There is a book I’m in love with that I’ve never finished reading. It disappeared when I was on my way to school about halfway done with it. I had been reading it on the bus, and when I reached campus, I checked my backpack for it, and it was gone.
Then, a few years later, I found a hardcopy of the same book at a local used book store. I still have that one, yet, surprisingly, I have yet to finish it.
However, when I do start to read the book, I always read the same pages before stopping — so much so I know them pretty well.
The book starts with a girl in bed — a night owl — she calls herself. She is awoken in the afternoon by her little brother. She lives in an unconventional Japanese family. She comes down stairs to receive a package. She drinks coffee in the kitchen with her mother. The package is from her dead sister’s ex-boyfriend. She watches My Neighbor Totoro. She sees Satsuki and Mei, the sisters and main protagonists of that movie, which in turn reminds her of her own sister. She goes into the bathroom. She sits on the toilet. And she cries.
I love this book — Amrita — by Banana Yoshimto. I never tire of the words. Yet for some reason, I can’t seem to finish it.
I love it so much, that when I was in Taiwan, I bought the same book in Chinese. Another paperback. Just as thick. Just as dense. Daring myself, someday, to finish it.
And oh have I set a very high bar for myself. Especially considering I spent what felt like two hours yesterday reading the first page in Chinese. My handwork below:
Recently I have been trying to improve my reading skills in Chinese. I just took the latest round of BYU Chinese assessment testing in Reading and Listening for the SFSU Chinese Flagship Program. I know I’ve improved in listening because I mostly got listening clips that were from news broadcasts. But for reading, I honestly did not feel much different from the last time I took the test which was when I came back from Taiwan. I didn’t feel like I improved at all.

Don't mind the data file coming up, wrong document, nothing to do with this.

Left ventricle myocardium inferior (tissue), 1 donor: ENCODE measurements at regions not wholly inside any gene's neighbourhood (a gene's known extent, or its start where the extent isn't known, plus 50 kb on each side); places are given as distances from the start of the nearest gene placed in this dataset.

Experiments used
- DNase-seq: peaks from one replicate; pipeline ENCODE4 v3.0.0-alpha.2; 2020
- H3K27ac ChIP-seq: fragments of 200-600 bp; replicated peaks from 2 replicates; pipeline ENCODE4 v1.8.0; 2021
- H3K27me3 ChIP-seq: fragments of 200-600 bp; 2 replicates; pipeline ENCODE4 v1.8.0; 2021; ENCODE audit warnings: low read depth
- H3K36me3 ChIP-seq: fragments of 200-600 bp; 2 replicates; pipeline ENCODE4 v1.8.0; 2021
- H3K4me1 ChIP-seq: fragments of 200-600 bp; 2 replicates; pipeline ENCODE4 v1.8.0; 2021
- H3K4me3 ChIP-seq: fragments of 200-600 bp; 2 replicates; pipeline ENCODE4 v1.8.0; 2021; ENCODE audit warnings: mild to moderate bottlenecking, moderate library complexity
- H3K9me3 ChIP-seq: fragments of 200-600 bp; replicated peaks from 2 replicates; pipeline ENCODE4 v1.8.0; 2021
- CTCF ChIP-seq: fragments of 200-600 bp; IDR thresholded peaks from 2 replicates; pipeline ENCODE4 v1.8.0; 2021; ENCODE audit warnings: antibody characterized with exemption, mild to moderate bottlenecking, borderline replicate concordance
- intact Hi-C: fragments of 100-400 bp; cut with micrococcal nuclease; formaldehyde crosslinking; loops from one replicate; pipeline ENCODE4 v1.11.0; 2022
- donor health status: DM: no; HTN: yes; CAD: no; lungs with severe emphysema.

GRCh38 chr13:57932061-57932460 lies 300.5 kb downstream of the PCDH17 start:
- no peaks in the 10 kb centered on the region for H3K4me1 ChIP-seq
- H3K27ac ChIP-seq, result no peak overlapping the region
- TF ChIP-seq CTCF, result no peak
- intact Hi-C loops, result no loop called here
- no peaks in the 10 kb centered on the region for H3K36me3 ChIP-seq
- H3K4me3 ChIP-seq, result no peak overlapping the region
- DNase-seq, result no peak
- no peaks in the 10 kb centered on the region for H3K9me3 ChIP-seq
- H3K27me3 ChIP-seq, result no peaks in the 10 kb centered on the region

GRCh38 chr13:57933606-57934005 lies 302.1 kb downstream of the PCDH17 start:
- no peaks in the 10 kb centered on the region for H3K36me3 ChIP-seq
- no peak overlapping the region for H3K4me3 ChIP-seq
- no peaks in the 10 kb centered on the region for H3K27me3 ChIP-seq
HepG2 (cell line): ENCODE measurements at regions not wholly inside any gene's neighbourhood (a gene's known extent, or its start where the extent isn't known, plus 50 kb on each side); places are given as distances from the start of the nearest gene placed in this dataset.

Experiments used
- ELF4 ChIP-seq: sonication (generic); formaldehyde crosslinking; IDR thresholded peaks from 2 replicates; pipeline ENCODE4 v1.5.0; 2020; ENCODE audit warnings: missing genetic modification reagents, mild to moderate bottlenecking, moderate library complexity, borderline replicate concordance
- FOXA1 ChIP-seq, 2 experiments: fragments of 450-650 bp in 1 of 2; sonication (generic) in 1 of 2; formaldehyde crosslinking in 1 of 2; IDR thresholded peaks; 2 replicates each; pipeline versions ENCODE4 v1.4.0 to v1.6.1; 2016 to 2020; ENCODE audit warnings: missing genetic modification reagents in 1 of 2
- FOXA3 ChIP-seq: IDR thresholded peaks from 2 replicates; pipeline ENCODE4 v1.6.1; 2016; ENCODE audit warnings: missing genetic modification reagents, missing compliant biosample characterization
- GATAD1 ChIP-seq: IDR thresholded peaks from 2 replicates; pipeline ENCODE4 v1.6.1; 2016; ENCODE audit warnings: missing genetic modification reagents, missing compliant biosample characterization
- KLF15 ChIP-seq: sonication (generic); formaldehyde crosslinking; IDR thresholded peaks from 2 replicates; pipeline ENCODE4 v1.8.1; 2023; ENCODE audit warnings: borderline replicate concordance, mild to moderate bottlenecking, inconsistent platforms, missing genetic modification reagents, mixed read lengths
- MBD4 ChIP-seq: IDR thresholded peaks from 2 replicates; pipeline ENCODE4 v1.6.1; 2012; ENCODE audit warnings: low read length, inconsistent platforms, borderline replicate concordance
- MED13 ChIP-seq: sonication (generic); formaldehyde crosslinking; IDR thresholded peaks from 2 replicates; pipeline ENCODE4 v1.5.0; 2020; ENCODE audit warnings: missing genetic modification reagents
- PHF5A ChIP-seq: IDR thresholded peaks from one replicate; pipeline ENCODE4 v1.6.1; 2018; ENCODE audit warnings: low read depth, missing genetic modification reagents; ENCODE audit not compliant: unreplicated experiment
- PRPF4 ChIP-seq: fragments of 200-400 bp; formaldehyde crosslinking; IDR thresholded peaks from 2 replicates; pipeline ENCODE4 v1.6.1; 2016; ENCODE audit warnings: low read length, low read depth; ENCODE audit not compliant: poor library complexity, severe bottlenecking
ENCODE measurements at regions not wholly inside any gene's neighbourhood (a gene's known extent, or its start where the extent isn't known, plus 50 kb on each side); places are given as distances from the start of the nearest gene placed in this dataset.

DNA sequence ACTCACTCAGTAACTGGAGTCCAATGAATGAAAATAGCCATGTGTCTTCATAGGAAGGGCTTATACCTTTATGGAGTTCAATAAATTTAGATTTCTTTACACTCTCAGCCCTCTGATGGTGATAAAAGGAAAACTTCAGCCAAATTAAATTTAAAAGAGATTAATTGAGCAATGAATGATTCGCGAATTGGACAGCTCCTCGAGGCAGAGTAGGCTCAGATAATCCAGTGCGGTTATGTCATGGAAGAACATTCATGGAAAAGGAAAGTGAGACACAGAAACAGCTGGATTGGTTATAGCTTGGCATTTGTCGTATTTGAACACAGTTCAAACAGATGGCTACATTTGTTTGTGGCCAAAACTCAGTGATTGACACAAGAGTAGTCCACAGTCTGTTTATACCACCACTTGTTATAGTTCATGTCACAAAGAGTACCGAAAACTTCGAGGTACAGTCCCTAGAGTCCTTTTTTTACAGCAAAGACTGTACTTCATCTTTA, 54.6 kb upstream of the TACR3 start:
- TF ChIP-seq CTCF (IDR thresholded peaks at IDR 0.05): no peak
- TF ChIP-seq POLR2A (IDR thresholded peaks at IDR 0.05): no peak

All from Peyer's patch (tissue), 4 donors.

Part of the reason I think, is because I stopped reading articles like the ones I had in Taiwan. One’s that challenge me. I stopped looking up words. I kept my reading — like I do when my life gets so busy I can barely keep up — confined to the classroom.
Be that as it may, this semester I competed two Chinese courses: CHIN 312 and CHIN 502. “Speech and Writing” and “Literary/Classical Chinese” respectively, which means I have exactly two classes left to take before I apply for capstone.
Don’t get me wrong. I’m excited. Like seriously.
But I want to go Tianjin. I get to go to school for the whole year and do a part-time internship. I love school. It’s how I meet friends. It’s how I become more mature by interacting with a variety of people from across the globe, of all ages, and backgrounds. I love the structure. I love the routine. I feel that type of environment is especially important for a non-native speaker of Chinese. It’s not only essential to my personality, but essential to my learning style. The only problem is, Tianjin is a fall entry only program. If I don’t raise my Chinese to a certain level by that time, I’ll have to wait a whole other year — or change my meng xiang [夢想] or “dream” and apply to Nanjing which has both a fall and spring entry date.